Sean Pronger’s Journeyman, The Life of a 4th Liner

Unfortunately I’ve been a little under the weather lately and it doesn’t seem to be letting up; hence the lack of posts. However, while not being able to be feeling up to par to manage some interesting pieces, it’s given me the chance to do a lot of reading. So I figured hey, why not a book review.

I first heard of this book about 8 months ago. I had just gotten out of surgery and was bedridden for a long time with pretty much nothing to do. I had gotten into the habit of tuning into Jay Onrait and Dan O’toole’s weekly podcast and one week the “special” guest happened to be Sean Pronger.

1297346026824_ORIGINALPronger, (the lesser known Pronger at that), was promoting his new book, “Journeyman – The Guy Who’s Seen Everything In Hockey“. He was recalling a couple of stories in it; how he was traded to the New York Rangers and got to be on a line with Gretzky during his last year. (There’s a huge and hilarious story behind it. It’s not on a line you would think.) and how Ray Ferraro thought Steve Duschesne was everything that was wrong with the Los Angeles Kings in the late 1990’s.

So motivatied with this information, I finally got around to picking it up last week. Now, I do a lot of reading, no joke. Most of it is either biographies or serial killer dramas and most biographies are hockey related. I must say that this is one of the BEST hockey books I have read in such a long time.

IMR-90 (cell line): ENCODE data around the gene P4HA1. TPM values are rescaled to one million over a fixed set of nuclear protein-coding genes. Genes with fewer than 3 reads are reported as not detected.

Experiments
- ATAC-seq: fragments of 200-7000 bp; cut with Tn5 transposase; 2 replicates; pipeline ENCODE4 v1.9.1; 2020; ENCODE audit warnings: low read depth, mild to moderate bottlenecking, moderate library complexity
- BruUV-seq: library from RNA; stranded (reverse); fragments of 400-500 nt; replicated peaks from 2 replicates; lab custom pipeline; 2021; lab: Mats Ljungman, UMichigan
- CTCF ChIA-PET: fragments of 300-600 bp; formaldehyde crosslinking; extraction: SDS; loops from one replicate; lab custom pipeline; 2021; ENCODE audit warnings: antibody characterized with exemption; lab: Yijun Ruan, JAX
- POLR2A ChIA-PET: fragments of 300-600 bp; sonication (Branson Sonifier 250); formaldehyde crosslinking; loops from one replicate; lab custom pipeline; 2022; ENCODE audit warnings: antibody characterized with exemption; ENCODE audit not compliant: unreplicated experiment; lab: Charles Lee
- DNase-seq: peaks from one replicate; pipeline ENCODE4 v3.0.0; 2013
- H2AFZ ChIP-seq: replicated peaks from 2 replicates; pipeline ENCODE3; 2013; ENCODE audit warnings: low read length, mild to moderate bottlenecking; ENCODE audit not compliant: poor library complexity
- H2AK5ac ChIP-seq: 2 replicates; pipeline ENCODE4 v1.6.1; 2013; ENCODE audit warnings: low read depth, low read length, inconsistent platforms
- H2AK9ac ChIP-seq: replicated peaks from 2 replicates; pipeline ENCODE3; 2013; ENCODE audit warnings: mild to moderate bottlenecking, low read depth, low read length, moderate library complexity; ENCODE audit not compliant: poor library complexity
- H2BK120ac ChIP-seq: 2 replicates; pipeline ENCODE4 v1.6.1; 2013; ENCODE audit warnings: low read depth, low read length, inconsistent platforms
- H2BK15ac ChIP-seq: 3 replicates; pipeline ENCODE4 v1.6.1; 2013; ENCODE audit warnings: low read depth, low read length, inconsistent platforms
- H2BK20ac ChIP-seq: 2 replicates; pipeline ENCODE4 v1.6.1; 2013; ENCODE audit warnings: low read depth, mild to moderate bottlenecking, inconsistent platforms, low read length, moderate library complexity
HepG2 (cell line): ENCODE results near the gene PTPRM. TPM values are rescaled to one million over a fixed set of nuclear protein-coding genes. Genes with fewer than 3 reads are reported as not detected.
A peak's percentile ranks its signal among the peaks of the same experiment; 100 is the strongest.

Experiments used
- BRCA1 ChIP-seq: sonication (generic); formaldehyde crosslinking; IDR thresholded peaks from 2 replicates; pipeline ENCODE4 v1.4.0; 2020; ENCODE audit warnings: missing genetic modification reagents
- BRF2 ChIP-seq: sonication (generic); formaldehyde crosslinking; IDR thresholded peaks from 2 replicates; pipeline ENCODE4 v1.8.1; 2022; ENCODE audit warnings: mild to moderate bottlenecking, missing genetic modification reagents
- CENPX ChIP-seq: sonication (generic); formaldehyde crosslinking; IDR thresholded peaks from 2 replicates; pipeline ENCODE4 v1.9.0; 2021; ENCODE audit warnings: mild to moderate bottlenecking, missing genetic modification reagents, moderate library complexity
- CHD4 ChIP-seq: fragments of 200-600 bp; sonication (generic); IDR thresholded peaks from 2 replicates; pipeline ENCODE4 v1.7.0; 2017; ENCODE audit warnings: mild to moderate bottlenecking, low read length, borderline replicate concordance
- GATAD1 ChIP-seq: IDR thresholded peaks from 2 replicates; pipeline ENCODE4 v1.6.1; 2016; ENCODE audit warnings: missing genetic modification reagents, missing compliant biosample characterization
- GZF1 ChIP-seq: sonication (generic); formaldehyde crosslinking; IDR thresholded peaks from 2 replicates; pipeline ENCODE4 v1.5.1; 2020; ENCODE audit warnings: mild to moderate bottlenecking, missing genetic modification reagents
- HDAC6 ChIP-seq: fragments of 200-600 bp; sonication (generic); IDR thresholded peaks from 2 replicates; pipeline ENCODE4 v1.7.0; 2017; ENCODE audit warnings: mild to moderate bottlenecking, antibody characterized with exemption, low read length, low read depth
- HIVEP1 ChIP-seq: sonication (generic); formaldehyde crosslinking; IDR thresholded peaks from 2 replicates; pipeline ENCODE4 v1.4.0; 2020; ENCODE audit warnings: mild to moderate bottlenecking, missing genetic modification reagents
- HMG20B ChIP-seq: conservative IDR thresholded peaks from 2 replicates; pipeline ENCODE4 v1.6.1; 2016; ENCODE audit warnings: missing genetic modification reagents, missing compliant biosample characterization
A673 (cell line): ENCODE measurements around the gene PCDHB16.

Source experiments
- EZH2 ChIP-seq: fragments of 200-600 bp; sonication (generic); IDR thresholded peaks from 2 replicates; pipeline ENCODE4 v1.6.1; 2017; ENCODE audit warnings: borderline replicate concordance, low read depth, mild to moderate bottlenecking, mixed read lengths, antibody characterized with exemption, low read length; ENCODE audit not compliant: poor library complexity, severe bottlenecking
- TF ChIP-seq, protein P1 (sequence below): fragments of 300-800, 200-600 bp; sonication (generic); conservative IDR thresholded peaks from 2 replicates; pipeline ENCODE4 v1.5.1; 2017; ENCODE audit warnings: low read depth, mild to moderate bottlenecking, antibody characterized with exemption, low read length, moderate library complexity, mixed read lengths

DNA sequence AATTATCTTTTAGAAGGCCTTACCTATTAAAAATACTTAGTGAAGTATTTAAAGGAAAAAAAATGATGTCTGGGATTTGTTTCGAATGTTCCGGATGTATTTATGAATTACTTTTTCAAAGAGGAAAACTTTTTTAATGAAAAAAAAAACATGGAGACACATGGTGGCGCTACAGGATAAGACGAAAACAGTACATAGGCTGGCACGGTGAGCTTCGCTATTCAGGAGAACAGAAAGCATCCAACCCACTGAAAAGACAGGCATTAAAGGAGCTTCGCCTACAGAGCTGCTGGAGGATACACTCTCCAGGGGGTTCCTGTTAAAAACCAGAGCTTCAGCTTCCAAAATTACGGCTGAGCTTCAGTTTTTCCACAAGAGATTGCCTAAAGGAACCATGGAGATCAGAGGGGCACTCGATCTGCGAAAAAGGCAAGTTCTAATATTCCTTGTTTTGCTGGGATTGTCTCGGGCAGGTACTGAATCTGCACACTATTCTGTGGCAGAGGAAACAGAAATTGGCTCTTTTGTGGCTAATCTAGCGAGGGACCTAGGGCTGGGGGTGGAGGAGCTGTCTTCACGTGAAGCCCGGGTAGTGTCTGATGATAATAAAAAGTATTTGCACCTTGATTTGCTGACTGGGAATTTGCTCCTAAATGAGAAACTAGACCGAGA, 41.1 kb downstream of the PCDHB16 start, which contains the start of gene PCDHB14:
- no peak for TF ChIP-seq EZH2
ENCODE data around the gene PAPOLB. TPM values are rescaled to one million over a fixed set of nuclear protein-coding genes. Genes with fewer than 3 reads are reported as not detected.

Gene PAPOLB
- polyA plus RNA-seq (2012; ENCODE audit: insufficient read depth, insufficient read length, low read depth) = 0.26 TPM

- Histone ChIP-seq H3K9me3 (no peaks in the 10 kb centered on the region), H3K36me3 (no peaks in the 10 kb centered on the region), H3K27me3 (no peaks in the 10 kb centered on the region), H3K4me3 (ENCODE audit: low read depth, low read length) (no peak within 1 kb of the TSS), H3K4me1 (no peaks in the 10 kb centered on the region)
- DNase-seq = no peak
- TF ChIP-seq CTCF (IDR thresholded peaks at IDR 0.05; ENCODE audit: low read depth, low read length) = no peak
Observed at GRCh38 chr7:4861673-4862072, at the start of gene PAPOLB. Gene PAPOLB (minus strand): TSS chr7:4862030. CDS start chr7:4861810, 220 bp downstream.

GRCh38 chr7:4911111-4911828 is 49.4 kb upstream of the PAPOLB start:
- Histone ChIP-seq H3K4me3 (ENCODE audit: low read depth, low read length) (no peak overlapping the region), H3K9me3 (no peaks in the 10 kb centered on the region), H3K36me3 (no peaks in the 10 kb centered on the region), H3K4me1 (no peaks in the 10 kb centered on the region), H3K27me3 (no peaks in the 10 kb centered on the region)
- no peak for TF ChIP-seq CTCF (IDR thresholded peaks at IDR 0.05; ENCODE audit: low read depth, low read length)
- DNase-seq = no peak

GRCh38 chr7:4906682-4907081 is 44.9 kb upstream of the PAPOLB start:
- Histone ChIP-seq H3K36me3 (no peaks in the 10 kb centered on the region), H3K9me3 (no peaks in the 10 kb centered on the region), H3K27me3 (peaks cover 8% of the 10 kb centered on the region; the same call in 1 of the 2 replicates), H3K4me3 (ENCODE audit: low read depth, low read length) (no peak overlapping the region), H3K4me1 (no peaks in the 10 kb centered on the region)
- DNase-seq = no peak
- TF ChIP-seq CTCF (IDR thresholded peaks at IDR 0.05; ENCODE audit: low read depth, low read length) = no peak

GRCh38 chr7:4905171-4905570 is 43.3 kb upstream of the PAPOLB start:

Of course it’s about Pronger’s life of being the dreaded 4th liner and journeyman of the NHL. For those of you who don’t know what a journeyman is, it’s constantly being sent up and down between leagues, being traded (he played 29 games in an NHL season between 3 team. Yeah.) and all the ins and outs and frustrations tied with it.

Nobody ever thinks of the 4th line. What’s always going through their minds. Are they gonna be sent down today? Will do good enough to get a promotion on the squad? Will they be considered a healthy scratch? Should they start packing their bags? Everything that runs through a player’s head in these circumstances are covered in this book and that’s what makes it great to read. It’s about the other guys.

Pronger is very humourous and pokes a lot of fun at himself which makes it very great to read. The book flows at an even pace but after every chapter, you’re always captivated to read more and find out which team (or league….shoutout East Coast…) he got sent to next.

If you’re not a reader but at least a hockey fan, do yourself a favour and pick this up. It gives you a lot more respect for the grinders on our favourite teams.

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